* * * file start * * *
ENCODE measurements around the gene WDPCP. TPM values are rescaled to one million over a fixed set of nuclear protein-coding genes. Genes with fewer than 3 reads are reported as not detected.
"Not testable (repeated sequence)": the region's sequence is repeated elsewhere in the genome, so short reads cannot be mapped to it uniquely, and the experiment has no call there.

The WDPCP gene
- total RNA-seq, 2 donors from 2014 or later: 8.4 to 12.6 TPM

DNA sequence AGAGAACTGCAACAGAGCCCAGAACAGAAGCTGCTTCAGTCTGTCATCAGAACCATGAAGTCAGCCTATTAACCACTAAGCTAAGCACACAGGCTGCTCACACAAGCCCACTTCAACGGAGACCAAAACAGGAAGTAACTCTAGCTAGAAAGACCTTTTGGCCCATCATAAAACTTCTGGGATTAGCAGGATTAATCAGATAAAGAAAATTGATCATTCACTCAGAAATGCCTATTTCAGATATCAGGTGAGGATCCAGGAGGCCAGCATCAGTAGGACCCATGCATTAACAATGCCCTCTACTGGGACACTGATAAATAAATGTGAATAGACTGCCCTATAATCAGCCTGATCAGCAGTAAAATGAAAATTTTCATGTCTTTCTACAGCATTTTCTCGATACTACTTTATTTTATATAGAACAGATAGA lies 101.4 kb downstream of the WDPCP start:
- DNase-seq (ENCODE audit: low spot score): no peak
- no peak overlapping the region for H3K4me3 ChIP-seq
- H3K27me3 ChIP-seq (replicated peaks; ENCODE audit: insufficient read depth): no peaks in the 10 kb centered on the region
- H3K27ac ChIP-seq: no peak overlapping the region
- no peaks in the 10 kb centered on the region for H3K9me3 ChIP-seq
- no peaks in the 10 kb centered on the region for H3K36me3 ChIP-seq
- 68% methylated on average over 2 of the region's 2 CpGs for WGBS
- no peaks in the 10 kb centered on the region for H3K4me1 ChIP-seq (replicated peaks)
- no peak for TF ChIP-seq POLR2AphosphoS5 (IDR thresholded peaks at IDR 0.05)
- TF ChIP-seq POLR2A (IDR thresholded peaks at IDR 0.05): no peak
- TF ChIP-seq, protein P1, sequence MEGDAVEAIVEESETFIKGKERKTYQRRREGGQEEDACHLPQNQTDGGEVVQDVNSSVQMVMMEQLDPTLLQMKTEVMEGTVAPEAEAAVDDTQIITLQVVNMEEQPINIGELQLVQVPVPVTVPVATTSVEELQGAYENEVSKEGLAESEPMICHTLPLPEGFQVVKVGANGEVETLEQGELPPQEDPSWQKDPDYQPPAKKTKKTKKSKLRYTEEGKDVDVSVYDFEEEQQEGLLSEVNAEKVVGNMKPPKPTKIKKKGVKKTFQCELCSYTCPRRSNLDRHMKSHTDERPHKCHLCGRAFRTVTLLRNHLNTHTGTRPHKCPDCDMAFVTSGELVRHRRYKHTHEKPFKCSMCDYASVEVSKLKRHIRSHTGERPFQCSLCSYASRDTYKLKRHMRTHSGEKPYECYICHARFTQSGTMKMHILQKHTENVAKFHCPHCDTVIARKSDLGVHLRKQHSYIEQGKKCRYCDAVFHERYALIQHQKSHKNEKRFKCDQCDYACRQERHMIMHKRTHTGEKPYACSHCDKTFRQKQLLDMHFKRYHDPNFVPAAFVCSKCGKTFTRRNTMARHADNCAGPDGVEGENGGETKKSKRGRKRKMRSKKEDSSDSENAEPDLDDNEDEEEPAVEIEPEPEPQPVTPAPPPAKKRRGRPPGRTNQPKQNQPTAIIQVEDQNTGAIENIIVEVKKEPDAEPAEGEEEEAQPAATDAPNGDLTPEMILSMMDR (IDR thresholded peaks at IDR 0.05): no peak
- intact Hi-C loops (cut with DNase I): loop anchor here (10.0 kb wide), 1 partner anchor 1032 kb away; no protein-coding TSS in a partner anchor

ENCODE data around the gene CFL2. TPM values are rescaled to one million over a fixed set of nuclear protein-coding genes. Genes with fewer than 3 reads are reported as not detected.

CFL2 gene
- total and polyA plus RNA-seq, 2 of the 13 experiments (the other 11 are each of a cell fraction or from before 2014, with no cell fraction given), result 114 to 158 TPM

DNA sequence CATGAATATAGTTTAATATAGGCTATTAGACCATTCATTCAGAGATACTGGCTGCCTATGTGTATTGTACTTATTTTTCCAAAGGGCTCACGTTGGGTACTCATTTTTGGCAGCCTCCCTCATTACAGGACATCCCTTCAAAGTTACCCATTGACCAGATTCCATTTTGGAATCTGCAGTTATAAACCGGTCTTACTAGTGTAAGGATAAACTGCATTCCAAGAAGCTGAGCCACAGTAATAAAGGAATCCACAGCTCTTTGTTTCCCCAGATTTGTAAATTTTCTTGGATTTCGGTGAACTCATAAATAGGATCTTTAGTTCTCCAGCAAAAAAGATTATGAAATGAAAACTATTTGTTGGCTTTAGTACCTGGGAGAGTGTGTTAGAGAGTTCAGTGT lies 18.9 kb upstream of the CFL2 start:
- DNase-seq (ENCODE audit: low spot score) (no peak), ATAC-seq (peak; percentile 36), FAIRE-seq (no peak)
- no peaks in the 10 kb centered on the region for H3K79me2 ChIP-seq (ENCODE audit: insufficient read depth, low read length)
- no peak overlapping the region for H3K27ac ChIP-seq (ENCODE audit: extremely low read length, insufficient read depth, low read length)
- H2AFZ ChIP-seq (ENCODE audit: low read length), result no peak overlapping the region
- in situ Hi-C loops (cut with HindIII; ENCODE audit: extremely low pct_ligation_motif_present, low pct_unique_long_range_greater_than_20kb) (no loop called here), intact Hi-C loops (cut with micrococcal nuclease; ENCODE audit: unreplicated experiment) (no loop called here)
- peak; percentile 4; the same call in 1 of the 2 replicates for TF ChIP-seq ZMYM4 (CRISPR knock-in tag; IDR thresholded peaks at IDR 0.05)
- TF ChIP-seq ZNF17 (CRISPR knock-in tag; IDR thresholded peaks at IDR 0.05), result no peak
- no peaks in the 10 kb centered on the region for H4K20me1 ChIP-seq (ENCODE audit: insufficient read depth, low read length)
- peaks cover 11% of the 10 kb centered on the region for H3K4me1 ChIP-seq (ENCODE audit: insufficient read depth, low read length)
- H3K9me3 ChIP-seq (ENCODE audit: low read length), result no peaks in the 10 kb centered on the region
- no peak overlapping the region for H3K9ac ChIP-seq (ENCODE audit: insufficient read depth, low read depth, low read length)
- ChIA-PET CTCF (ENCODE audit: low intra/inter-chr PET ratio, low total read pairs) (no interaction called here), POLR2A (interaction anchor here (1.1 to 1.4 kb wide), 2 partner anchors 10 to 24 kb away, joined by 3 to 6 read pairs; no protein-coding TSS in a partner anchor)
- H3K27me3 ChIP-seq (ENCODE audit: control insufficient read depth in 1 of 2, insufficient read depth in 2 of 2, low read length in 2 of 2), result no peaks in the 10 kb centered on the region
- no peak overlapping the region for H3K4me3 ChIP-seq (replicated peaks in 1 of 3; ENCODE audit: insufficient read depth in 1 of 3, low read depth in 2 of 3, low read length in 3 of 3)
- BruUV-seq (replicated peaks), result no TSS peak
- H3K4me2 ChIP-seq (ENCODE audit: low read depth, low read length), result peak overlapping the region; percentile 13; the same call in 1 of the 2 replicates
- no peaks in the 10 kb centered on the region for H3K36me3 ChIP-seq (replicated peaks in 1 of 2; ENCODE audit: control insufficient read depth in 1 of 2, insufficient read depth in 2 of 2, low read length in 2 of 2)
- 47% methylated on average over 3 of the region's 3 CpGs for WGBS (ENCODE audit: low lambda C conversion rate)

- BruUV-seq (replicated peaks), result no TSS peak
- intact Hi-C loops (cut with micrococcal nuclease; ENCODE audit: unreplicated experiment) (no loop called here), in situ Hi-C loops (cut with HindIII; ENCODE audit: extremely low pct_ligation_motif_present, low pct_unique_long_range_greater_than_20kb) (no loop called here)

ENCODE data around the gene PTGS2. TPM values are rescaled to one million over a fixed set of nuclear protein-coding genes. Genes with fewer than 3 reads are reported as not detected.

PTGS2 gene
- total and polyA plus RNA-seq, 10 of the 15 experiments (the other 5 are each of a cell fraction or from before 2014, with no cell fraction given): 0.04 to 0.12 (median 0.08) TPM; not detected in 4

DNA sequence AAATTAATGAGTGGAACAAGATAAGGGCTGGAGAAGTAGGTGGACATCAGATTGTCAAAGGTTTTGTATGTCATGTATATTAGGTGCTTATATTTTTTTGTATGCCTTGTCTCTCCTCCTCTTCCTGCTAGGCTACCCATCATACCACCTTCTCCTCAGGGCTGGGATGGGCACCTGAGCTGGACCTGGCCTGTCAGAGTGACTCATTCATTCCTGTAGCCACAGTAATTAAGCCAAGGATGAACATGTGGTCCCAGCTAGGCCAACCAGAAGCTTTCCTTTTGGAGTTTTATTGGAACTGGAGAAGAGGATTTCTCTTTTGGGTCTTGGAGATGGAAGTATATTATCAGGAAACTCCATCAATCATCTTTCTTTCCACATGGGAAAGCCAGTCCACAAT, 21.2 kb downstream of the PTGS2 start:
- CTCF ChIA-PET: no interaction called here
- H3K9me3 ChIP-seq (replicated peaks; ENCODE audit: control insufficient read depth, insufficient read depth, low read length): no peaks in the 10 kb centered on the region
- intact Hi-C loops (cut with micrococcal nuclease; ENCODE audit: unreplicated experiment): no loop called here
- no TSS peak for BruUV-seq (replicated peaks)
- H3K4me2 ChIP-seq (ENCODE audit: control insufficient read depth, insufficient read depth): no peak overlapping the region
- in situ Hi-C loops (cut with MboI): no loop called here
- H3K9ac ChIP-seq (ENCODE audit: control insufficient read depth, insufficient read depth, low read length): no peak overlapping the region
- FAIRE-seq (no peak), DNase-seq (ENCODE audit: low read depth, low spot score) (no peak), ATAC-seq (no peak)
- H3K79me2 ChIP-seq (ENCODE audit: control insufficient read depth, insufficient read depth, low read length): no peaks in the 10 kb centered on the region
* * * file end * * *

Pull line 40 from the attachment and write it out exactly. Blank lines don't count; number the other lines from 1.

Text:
- BruUV-seq (replicated peaks), result no TSS peak